US Wheat Review on Friday: Wheat drops on dollar, keeps weekly gain
Profit-taking and currency pressure in Friday's trade nibbled but didn't devour the rally posted in U.S. wheat this week.
Overall, wheat managed to post gains for the week, with the benchmark Chicago Board of Trade contract up 30 1/4 cents.
The CBOT March wheat fell 8 1/4 cents to close at US$5.63 1/4 per bushel. The contract traded at a nine-cent range, topping at US$5.68. Kansas City Board of Trade March wheat dropped 7 1/2 cents to US$5.83, and Minneapolis Grain Exchange March wheat lost 5 3/4 cents to close at US$6.25 1/4.
Speculative funds sold about 2,000 lots, according to a pre-close estimate.
The strong rally in the U.S. dollar weighed on the commodities in "quiet, low-volume" trade, brokers at the Chicago Board of Trade said.
The wheat sell-off, which can also be seen in the corn and soybean pits, "is a continuation of the short-covering rally in the dollar," said Greg Wagner, a senior commodity analyst at AgResource. Winter-kill talk "provided psychological underpinning for a market that seems to want to regain its footing," Wagner said. But, he added, currency issues remain the dominant theme Friday.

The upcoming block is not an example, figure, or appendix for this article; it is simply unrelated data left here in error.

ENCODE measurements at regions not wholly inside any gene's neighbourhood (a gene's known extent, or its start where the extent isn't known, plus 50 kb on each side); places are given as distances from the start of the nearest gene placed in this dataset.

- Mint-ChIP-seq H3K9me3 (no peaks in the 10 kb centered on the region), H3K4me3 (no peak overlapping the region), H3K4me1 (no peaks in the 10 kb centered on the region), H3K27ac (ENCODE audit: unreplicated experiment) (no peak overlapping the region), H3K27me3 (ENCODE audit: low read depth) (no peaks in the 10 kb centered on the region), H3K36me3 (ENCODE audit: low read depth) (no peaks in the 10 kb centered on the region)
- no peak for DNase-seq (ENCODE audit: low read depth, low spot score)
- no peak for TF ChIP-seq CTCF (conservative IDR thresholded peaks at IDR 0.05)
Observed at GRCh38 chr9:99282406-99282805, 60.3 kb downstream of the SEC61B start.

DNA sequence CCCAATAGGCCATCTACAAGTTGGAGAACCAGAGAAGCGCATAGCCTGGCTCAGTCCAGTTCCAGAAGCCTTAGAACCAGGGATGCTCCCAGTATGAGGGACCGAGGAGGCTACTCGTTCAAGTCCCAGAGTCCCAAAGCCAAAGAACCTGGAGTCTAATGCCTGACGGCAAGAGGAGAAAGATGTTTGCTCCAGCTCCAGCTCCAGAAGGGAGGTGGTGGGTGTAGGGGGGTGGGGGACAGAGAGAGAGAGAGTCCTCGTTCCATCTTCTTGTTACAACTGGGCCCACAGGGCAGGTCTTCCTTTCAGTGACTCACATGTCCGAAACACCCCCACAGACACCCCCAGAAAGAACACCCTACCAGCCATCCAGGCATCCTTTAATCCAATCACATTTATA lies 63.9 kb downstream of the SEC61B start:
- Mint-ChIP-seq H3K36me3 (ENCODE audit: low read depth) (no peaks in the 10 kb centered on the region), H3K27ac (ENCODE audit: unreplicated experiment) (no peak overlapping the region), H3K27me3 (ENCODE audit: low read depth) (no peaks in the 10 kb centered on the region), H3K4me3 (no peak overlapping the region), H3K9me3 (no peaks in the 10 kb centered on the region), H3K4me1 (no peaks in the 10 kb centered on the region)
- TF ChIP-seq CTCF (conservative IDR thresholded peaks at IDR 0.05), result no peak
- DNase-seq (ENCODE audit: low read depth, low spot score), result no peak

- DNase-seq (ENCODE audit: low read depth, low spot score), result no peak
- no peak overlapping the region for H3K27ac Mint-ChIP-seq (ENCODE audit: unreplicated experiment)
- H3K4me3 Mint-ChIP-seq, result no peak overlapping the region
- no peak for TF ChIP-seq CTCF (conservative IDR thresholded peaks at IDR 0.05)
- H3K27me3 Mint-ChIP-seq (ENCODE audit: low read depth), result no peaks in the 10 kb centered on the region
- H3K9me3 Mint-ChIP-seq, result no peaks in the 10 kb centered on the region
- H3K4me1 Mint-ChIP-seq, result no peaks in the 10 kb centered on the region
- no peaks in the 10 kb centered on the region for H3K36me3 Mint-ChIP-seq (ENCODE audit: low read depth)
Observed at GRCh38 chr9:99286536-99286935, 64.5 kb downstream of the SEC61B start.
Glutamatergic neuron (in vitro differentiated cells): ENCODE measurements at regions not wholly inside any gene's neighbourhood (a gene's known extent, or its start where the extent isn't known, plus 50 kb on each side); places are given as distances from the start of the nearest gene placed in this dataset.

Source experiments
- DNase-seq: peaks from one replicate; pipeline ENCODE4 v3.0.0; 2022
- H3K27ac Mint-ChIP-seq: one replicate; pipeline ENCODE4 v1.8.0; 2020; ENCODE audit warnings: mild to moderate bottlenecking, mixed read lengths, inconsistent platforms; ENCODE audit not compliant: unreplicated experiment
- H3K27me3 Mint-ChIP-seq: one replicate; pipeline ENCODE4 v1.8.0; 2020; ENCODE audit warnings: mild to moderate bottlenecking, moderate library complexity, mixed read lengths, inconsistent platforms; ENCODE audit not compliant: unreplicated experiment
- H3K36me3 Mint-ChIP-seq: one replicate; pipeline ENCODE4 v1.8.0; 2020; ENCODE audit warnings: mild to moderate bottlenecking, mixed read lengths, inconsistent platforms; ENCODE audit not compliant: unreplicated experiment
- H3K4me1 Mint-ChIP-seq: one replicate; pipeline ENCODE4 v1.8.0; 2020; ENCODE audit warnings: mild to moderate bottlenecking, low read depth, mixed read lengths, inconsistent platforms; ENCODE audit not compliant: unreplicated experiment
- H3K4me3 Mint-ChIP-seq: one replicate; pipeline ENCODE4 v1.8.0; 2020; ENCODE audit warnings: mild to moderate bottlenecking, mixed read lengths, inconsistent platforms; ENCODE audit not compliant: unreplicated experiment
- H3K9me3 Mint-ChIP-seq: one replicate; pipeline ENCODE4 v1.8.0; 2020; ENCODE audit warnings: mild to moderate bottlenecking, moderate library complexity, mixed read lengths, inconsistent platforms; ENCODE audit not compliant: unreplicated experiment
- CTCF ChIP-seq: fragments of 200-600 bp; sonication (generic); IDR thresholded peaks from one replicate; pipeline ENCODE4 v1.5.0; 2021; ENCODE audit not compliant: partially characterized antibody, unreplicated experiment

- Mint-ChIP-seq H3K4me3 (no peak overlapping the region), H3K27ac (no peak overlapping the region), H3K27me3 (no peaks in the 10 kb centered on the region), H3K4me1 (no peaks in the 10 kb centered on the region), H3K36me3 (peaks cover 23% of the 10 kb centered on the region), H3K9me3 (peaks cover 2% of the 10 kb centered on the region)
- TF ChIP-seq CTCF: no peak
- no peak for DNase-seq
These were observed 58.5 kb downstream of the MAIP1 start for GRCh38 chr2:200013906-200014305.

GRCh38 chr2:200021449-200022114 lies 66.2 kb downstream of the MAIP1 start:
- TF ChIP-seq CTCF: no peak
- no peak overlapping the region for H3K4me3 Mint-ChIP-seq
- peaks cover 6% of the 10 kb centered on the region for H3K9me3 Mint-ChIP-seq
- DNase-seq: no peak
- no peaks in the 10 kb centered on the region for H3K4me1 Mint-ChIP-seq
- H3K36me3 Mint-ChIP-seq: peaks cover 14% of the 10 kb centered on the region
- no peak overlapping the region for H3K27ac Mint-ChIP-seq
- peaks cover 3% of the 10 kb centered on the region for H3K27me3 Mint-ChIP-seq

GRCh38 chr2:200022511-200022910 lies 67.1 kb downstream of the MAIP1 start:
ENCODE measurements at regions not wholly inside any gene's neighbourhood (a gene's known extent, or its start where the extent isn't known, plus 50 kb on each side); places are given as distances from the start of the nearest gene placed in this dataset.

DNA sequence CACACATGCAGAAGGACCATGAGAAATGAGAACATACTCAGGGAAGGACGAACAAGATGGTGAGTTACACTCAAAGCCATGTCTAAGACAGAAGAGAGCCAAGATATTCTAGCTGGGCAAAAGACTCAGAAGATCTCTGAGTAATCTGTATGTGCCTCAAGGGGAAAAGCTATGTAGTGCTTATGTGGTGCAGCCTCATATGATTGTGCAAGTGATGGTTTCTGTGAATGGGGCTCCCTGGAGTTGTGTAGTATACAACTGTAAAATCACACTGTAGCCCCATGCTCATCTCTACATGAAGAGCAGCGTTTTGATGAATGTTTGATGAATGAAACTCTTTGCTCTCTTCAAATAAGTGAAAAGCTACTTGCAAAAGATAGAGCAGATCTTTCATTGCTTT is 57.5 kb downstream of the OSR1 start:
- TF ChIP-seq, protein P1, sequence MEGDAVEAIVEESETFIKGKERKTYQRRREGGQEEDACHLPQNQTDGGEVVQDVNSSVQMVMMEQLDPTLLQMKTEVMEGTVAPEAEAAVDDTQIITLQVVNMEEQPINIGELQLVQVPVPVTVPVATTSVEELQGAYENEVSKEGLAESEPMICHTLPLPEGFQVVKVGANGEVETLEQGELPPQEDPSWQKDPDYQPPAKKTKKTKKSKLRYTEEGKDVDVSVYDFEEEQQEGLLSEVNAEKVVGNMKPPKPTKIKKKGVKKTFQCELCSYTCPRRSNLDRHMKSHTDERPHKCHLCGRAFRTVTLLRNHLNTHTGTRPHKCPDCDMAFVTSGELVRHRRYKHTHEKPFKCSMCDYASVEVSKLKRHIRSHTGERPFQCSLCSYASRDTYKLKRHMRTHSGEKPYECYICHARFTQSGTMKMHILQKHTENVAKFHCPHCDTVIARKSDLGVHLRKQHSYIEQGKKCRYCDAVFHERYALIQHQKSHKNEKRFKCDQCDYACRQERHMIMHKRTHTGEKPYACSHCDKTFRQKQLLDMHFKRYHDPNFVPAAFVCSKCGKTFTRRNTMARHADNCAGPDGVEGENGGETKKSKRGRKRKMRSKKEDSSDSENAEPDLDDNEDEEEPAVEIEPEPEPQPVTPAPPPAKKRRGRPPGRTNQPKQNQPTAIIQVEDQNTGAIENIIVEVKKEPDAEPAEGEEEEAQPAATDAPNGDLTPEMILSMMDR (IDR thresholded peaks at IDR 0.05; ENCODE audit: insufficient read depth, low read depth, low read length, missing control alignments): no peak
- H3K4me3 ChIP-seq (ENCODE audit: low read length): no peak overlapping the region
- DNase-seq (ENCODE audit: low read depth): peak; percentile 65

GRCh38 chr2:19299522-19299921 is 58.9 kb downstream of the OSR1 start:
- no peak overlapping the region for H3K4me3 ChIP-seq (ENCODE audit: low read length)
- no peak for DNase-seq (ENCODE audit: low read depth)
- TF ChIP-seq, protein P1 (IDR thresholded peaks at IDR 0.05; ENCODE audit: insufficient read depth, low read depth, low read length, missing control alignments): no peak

"After the week's rally, we were due for a setback," a CBOT floor trader said, pointing to the firmer dollar and weaker energies as pressuring factors.
Kansas City Board of Trade
Despite slipping Friday, the nearby hard red winter wheat contract posted a 29-cent gain for the week.
Talk of winter wheat kill continues, but meteorologists say any significant threat is limited to less than 10% of the hard red winter wheat production area. "There's no meaningful reason for us to expect any real problem," said agricultural meteorologist Drew Lerner of World Weather.
Buying on winter-kill concerns has burnt many colleagues in the past, a CBOT floor trader said. But the forecasts "may have kept some aggressive sellers at bay," he added.
Minneapolis Grain Exchange
Nearby hard red spring also posted gains for the week, despite the dollar's pressure on Friday. The March contract posted a 21-cent gain for the week.
"The market should continue to see volatile swings as we move forward. Short-term, look for the "holiday mode" to continue into the New Year," said Ryan Kelbrants, a hard red spring wheat analyst for Benson Quinn Commodities. "The U.S. dollar and outside markets will continue to be the catalyst for price action in Minneapolis," he added.
"The closing of the trading floor is going to create new opportunities and challenges for traders as we look into the future," Kelbrants said, predicting greater use of electronic trading across the agricultural commodities space.